Finally came the info I needed to make it an official skip: the direction team of Ficarra and Requa. They received a bulk of their A-list attention after penning the surprise foul-mouth hit Bad Santa, but their first co-directing effort appeared last winter with the Jim Carrey-headlined limited release of I Love You Phillip Morris. Morris‘ story about the homosexual relationship that fueled the most successful con man ever (to be permanently imprisoned) makes a far better read than Ficarra and Requa’s adaptation is to watch. Unless the duo recently learned how to firmly handle the crew they’re provided for a picture, Crazy, Stupid, Love. could cause me logical, reasonable hate.
Oh, and Katy Perry’s not the only singer debuting as an actor in a feature-length film this week.
starring Hank Azaria, Neil Patrick Harris, and the voices of Jonathan Winters and Katy Perry. Directed by Raja Gosnell. Rated PG.
Nearly every old school cartoon under the pale moon has been given the film treatment – Flintstones, Transformers, Masters of the Universe, G.I. Joe, Scooby-Doo,… you name it. It was only a matter of time before these odd, little (Communism-inspired?) critters from Hanna-Barbera were given theirs.
Like Enchanted and Elf before it, the plot involves the foreign creatures’ journey to that American land of Oz: New York City. A bulk of the flick will take place here – for sure not to pass up the opportunity to make a generalizing comment or two about an NY citizen’s mental health – before the Smurfs defeat that evil sorcerer Gargamel (played by “Simpsons” voice regular Azaria) and return home safe and sound. In case insane New Yorker jokes aren’t really your thing, maybe you can instead delight in the constant Gargamel slapstick or the repeated “‘Smurf’-as-a-bleep” profanity substitution joke that wasn’t even original when “Family Guy” tried it.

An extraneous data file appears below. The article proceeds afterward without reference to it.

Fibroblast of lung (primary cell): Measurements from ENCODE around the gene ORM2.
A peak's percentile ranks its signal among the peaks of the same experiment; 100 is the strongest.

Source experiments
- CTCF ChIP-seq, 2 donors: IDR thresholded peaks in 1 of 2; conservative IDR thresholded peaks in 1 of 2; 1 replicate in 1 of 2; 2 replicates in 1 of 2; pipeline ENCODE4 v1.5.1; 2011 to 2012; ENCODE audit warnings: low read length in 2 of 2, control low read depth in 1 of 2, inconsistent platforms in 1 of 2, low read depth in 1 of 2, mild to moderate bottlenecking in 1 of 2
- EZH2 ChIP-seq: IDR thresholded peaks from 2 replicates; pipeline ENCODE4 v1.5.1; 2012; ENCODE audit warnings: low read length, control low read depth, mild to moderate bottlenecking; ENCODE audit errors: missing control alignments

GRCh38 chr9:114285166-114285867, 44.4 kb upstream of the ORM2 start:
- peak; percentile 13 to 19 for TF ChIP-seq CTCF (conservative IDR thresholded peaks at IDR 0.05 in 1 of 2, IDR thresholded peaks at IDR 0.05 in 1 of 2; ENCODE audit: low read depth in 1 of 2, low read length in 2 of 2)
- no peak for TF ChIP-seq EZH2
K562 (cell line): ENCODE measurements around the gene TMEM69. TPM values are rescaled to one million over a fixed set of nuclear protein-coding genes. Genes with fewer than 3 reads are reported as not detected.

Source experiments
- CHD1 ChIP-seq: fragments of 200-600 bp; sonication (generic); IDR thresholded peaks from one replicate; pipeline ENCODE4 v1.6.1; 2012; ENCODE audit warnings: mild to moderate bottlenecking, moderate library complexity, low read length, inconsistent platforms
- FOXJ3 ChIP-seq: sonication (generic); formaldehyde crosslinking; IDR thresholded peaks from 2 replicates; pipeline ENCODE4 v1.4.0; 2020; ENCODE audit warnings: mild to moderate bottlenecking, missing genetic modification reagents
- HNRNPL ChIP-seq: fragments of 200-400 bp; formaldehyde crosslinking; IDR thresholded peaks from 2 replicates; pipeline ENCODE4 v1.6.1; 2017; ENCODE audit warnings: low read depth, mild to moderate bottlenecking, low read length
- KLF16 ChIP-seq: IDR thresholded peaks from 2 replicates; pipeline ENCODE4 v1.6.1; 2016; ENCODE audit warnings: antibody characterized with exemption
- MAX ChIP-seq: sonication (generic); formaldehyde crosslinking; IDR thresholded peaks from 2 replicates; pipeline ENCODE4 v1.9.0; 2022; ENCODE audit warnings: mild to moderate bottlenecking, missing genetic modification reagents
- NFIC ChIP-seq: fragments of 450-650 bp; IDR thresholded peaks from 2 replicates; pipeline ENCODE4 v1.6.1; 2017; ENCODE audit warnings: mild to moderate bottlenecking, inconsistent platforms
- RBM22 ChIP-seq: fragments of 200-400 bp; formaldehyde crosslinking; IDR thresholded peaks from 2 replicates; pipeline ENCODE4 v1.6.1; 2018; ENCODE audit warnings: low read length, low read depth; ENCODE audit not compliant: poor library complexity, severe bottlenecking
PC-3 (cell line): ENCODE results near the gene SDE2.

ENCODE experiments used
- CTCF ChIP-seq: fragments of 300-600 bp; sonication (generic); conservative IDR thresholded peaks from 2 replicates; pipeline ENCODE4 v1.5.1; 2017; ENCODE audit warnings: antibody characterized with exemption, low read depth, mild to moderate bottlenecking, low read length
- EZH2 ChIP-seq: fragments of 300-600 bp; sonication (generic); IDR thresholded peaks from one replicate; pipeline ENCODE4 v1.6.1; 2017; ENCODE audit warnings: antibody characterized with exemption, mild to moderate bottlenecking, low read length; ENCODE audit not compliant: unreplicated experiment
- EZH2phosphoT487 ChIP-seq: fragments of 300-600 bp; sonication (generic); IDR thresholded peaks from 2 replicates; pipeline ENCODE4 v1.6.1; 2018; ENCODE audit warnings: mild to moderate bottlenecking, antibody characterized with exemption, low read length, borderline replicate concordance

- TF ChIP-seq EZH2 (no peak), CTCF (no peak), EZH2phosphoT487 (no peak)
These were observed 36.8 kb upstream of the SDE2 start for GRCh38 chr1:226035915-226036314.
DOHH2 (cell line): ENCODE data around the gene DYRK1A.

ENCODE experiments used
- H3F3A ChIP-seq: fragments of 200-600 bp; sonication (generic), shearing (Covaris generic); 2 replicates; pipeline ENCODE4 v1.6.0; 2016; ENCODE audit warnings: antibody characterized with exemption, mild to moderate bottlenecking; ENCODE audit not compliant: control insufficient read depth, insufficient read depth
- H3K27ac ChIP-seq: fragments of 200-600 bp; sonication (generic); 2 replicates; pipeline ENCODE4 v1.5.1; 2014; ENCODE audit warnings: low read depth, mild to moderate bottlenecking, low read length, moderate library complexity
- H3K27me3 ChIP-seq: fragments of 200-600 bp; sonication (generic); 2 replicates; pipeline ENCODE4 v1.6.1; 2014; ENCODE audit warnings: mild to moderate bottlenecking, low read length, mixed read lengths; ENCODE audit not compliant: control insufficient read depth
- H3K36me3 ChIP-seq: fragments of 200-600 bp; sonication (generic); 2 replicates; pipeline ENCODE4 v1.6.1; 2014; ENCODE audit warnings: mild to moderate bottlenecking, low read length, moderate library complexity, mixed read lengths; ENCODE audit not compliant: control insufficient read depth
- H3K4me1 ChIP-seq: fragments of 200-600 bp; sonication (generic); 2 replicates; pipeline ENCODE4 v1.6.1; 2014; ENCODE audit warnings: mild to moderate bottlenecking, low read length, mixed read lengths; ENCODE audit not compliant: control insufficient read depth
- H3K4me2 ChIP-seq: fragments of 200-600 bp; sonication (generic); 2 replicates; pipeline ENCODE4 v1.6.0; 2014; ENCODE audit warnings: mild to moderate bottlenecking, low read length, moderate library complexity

… It’s way easy to give this film a hard time before it opens, but it does look smarter than, say, either of the Alvin and the Chipmunks or Garfield movies. The director Gosnell has specialized in family films for some time now (He also made the Scooby-Doo films and the surprise top-grosser Beverly Hills Chihuahua). The cast of live actors appear to be pleasant fits, and other than veteran comic Winters as Papa and singer Perry as Smurfette, the voice cast includes Alan Cumming (Gutsy), Fred Armisen (Brainy), John Oliver (Vanity), George Lopez (Grouchy), Anton Yelchin (Clumsy), Kenan Thompson (Greedy), Paul Reubens (Jokey), B.J. Novak (Baker), and Jeff Foxworthy (Handy). Then there’s the list of live cameos a la the Muppets films which I’ll allow you to research with the link above.